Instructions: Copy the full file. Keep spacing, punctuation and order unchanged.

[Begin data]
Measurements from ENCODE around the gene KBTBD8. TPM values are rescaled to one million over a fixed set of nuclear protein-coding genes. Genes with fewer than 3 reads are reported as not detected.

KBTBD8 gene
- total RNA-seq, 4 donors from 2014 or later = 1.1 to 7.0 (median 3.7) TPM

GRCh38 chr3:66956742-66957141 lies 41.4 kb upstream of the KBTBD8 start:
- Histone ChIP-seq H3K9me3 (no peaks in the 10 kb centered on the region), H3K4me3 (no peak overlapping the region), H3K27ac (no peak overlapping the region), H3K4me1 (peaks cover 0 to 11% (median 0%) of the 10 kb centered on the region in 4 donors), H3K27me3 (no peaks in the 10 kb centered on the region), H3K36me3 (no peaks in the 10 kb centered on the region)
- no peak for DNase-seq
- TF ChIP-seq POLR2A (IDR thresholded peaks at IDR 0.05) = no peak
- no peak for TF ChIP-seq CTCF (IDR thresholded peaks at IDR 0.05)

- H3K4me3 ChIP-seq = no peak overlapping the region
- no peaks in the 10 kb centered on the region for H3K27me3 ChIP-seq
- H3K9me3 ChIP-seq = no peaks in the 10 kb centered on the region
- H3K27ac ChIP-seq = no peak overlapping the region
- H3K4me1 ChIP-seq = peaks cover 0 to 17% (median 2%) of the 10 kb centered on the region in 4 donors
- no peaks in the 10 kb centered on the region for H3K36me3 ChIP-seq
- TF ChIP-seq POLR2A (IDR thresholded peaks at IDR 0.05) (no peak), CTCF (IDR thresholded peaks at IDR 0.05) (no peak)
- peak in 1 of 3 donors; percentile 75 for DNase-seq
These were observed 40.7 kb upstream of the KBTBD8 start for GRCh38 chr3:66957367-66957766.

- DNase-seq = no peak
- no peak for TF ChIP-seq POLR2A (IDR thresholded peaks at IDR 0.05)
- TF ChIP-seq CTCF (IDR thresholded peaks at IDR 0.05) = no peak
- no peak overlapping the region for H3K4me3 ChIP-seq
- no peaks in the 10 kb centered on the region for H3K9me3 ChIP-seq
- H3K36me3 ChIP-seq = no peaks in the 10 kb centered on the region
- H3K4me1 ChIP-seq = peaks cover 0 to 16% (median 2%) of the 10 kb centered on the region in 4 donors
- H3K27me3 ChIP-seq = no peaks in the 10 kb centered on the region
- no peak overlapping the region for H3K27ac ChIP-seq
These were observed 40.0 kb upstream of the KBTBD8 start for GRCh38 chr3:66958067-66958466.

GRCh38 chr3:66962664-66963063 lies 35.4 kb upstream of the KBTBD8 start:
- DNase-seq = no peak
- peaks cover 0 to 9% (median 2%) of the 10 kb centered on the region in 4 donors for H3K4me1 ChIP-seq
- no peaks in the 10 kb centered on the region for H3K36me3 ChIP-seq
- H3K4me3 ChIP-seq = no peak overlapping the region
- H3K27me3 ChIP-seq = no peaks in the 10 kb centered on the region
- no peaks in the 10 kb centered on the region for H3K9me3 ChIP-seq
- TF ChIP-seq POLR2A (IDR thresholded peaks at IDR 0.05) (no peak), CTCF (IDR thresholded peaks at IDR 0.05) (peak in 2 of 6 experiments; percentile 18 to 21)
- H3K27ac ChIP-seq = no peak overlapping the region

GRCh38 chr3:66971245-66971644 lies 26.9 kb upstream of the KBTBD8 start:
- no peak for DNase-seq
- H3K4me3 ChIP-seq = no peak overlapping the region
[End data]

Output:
Measurements from ENCODE around the gene KBTBD8. TPM values are rescaled to one million over a fixed set of nuclear protein-coding genes. Genes with fewer than 3 reads are reported as not detected.

KBTBD8 gene
- total RNA-seq, 4 donors from 2014 or later = 1.1 to 7.0 (median 3.7) TPM

GRCh38 chr3:66956742-66957141 lies 41.4 kb upstream of the KBTBD8 start:
- Histone ChIP-seq H3K9me3 (no peaks in the 10 kb centered on the region), H3K4me3 (no peak overlapping the region), H3K27ac (no peak overlapping the region), H3K4me1 (peaks cover 0 to 11% (median 0%) of the 10 kb centered on the region in 4 donors), H3K27me3 (no peaks in the 10 kb centered on the region), H3K36me3 (no peaks in the 10 kb centered on the region)
- no peak for DNase-seq
- TF ChIP-seq POLR2A (IDR thresholded peaks at IDR 0.05) = no peak
- no peak for TF ChIP-seq CTCF (IDR thresholded peaks at IDR 0.05)

- H3K4me3 ChIP-seq = no peak overlapping the region
- no peaks in the 10 kb centered on the region for H3K27me3 ChIP-seq
- H3K9me3 ChIP-seq = no peaks in the 10 kb centered on the region
- H3K27ac ChIP-seq = no peak overlapping the region
- H3K4me1 ChIP-seq = peaks cover 0 to 17% (median 2%) of the 10 kb centered on the region in 4 donors
- no peaks in the 10 kb centered on the region for H3K36me3 ChIP-seq
- TF ChIP-seq POLR2A (IDR thresholded peaks at IDR 0.05) (no peak), CTCF (IDR thresholded peaks at IDR 0.05) (no peak)
- peak in 1 of 3 donors; percentile 75 for DNase-seq
These were observed 40.7 kb upstream of the KBTBD8 start for GRCh38 chr3:66957367-66957766.

- DNase-seq = no peak
- no peak for TF ChIP-seq POLR2A (IDR thresholded peaks at IDR 0.05)
- TF ChIP-seq CTCF (IDR thresholded peaks at IDR 0.05) = no peak
- no peak overlapping the region for H3K4me3 ChIP-seq
- no peaks in the 10 kb centered on the region for H3K9me3 ChIP-seq
- H3K36me3 ChIP-seq = no peaks in the 10 kb centered on the region
- H3K4me1 ChIP-seq = peaks cover 0 to 16% (median 2%) of the 10 kb centered on the region in 4 donors
- H3K27me3 ChIP-seq = no peaks in the 10 kb centered on the region
- no peak overlapping the region for H3K27ac ChIP-seq
These were observed 40.0 kb upstream of the KBTBD8 start for GRCh38 chr3:66958067-66958466.

GRCh38 chr3:66962664-66963063 lies 35.4 kb upstream of the KBTBD8 start:
- DNase-seq = no peak
- peaks cover 0 to 9% (median 2%) of the 10 kb centered on the region in 4 donors for H3K4me1 ChIP-seq
- no peaks in the 10 kb centered on the region for H3K36me3 ChIP-seq
- H3K4me3 ChIP-seq = no peak overlapping the region
- H3K27me3 ChIP-seq = no peaks in the 10 kb centered on the region
- no peaks in the 10 kb centered on the region for H3K9me3 ChIP-seq
- TF ChIP-seq POLR2A (IDR thresholded peaks at IDR 0.05) (no peak), CTCF (IDR thresholded peaks at IDR 0.05) (peak in 2 of 6 experiments; percentile 18 to 21)
- H3K27ac ChIP-seq = no peak overlapping the region

GRCh38 chr3:66971245-66971644 lies 26.9 kb upstream of the KBTBD8 start:
- no peak for DNase-seq
- H3K4me3 ChIP-seq = no peak overlapping the region